Historically, we have advised clients that it is no less advantageous, from a federal income tax perspective, to acquire a partnership interest (including a membership interest in an LLC taxed as a partnership) than it would be to acquire the underlying assets of the partnership, even when those assets have appreciated in value. When acquiring a partnership interest (but less than 100% of the partnership), as long as a timely election under Section 754 of the Internal Revenue Code (the “Code”) is made by the entity (a “754 Election”), the purchaser will receive the same tax benefits he would have received if he had instead purchased his share of the entity’s underlying assets (i.e., a step-up in the basis of the entity’s assets). However, as a result of the recently-issued Proposed Section 199A Treasury Regulations (regarding the 20-percent deduction for income from pass-through entities), we have become concerned that purchasers of partnership interests may be worse off than purchasers of a partnership’s assets.
Notably, even if the partnership has a low tax basis in its assets, if a 754 Election is made then the purchaser will be entitled to the same depreciation deductions to which he would have been entitled if the partnership’s tax basis in its assets was equal to their fair market value (based on the amount the purchaser paid for his interest). Similarly, if a 754 Election is made, gain allocated to the purchaser upon a subsequent sale of the entity’s assets will be determined with reference to the amount paid by the purchaser for the interest in the entity, and not the entity’s historic tax basis in the assets. In contrast, when a taxpayer purchases stock of a corporation (whether an S corporation or a C corporation), there is ordinarily no adjustment to the basis of the corporation’s underlying assets, which results in lower depreciation deductions for the corporation, and additional gain upon a sale of the corporation’s assets, than would be the case if the asset basis were adjusted upon the purchase of stock.
To illustrate, assume that partners A and B both own a 50-percent interest in Partnership AB, and that Partnership AB owns two assets, X and Y. Assume further that partnership assets X and Y are both depreciable, and that each asset has a tax basis of zero and a fair market value of $100. Finally, assume that purchaser P purchases A’s 50-percent interest in Partnership AB for $100. Prior to the sale by A to P, A is not entitled to any depreciation deductions because Partnership AB’s basis in its assets is zero. However, upon a sale of A’s interest to P, assuming that a 754 Election is made by Partnership AB, P will be entitled to an allocation of depreciation deductions from Partnership AB as if A’s share of the basis in Partnership AB’s assets was equal to A’s $100 purchase price for the interest in Partnership AB. In other words, there has been a step-up in the basis of Partnership AB’s assets solely with respect to P’s newly-acquired interest. Similarly, if Partnership AB sold asset X for $150 for a gain of $150 (because Partnership AB had a tax basis of zero), then P would be allocated gain of only $25 based on his 50-percent share of the post-purchase $50 appreciation in asset X, and P would not be taxed on his share of the partnership’s first $100 of gain because P’s basis in the asset would be deemed to be $50 (based on asset X having a value of $100 at the time of P’s purchase of a 50-percent interest in Partnership AB).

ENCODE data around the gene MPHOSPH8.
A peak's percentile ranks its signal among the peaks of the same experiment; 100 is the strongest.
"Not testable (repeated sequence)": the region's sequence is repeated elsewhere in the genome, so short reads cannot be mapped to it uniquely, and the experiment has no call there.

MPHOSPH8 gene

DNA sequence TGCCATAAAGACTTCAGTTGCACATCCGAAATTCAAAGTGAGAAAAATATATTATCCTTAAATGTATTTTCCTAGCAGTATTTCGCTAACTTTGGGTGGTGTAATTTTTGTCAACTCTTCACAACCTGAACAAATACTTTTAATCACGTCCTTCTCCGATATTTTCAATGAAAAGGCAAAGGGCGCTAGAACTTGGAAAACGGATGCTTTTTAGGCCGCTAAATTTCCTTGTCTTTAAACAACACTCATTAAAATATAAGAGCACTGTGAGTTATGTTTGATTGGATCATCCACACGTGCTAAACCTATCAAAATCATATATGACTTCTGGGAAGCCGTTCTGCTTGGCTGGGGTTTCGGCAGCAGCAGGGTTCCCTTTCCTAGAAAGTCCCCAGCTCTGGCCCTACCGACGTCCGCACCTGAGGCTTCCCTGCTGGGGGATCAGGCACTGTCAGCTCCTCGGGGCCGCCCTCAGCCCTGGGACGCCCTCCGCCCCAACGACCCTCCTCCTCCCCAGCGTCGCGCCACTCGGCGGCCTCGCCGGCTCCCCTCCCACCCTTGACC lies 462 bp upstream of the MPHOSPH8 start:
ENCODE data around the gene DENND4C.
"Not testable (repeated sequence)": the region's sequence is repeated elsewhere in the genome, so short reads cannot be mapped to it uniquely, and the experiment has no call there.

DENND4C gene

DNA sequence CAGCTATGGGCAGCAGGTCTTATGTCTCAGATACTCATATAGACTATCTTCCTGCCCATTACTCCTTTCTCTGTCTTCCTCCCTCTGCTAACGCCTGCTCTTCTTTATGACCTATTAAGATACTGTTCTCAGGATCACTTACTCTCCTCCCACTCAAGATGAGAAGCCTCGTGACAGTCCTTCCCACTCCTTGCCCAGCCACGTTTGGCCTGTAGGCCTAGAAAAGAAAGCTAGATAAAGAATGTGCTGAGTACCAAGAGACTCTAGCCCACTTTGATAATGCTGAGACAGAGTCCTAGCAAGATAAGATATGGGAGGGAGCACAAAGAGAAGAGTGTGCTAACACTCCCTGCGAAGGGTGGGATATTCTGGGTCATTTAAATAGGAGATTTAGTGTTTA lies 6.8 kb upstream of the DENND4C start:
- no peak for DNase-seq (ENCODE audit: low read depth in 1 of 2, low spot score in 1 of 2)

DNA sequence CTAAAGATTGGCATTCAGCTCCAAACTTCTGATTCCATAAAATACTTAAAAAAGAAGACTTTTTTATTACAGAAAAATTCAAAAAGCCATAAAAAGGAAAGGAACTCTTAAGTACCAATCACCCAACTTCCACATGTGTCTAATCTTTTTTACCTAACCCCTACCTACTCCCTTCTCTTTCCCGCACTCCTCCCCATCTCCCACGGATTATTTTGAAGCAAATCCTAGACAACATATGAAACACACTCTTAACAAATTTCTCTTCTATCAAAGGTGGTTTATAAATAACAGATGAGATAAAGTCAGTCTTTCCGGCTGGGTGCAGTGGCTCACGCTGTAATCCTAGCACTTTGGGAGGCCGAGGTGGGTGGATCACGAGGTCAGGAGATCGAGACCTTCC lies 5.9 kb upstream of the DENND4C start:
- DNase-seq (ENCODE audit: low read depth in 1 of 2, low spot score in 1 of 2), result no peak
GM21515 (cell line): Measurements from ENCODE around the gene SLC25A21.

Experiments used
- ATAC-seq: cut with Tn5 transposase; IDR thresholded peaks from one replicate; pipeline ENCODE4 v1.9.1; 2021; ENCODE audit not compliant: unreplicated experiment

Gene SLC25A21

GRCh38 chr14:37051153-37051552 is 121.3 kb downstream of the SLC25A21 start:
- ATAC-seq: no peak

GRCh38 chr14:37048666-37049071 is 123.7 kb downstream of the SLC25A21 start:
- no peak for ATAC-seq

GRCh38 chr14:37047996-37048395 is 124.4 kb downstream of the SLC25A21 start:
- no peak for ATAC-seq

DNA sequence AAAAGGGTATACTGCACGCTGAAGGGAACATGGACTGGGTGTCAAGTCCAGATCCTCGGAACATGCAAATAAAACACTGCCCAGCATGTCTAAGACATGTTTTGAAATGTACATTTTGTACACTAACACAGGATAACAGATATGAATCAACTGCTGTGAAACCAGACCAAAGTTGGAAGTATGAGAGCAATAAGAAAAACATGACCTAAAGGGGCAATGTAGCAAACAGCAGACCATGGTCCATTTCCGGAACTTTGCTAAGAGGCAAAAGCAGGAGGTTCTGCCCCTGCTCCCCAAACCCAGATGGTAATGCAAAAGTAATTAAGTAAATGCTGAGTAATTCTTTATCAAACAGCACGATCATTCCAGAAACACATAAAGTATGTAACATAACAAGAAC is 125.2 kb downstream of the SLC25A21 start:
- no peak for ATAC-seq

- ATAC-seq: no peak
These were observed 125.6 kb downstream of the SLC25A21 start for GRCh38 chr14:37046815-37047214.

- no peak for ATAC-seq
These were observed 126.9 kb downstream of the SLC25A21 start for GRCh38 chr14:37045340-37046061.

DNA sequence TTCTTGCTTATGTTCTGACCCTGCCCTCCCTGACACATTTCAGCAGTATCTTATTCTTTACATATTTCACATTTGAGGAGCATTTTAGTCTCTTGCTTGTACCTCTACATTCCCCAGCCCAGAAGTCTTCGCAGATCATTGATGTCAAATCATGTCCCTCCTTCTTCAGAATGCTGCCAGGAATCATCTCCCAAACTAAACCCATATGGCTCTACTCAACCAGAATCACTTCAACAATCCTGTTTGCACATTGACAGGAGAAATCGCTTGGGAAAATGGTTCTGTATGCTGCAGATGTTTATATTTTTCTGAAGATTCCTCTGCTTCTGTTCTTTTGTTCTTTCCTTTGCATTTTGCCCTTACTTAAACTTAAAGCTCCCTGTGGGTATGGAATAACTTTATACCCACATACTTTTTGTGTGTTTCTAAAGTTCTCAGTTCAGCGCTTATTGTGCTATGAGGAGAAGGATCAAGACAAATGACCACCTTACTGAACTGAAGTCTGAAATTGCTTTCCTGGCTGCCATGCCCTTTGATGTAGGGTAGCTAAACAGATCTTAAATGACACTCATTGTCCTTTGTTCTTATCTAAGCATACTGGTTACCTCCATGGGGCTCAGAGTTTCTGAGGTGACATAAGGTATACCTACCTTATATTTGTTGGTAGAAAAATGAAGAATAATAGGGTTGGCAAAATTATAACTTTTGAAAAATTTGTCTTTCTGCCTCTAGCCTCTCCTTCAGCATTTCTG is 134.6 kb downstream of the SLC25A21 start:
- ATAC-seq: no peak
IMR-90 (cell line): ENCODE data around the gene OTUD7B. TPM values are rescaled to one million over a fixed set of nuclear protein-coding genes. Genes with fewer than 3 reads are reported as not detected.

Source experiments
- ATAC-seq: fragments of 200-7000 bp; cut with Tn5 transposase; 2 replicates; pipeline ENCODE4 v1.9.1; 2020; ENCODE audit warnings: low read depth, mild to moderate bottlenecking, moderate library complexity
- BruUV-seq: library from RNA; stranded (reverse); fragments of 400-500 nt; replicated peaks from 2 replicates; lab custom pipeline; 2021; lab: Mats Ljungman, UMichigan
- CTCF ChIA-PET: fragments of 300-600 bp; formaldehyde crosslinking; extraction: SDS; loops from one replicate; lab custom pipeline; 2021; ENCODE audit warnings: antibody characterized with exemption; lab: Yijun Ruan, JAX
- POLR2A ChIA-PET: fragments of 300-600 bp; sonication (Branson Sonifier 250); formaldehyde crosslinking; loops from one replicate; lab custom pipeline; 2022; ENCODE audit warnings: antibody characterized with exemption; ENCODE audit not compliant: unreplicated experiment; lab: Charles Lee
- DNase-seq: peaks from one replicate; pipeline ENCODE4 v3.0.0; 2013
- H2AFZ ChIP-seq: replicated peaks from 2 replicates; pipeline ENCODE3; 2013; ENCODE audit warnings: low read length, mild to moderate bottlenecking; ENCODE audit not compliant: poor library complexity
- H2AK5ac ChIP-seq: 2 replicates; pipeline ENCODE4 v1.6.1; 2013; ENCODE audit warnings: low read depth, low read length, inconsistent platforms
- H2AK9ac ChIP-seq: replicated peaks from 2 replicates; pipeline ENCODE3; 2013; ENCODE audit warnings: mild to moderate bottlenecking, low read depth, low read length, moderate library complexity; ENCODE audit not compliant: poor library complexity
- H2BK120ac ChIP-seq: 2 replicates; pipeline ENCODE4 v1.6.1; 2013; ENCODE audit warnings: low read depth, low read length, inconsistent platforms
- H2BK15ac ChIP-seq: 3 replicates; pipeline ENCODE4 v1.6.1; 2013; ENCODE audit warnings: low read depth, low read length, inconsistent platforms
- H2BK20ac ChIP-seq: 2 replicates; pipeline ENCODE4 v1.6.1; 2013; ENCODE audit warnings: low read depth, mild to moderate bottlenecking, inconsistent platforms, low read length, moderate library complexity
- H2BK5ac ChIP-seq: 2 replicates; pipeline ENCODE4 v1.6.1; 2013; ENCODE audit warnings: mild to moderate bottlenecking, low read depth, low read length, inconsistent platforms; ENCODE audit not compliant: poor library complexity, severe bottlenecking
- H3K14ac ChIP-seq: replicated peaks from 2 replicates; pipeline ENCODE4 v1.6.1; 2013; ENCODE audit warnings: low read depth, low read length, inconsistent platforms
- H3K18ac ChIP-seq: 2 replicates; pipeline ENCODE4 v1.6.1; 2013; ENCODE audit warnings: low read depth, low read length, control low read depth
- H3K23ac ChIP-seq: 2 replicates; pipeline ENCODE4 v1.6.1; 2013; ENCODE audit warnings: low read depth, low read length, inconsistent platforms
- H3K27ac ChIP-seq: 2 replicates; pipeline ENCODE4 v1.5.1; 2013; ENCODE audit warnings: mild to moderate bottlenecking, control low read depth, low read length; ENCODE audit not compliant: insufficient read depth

For the above reasons, we have historically been agnostic about the tax consequences to a purchaser of a partnership interest. However, as a result of the recently-proposed regulations under Code Section 199A, we are now concerned that purchasers of partnership interests may be in a worse tax position than purchasers of the underlying assets.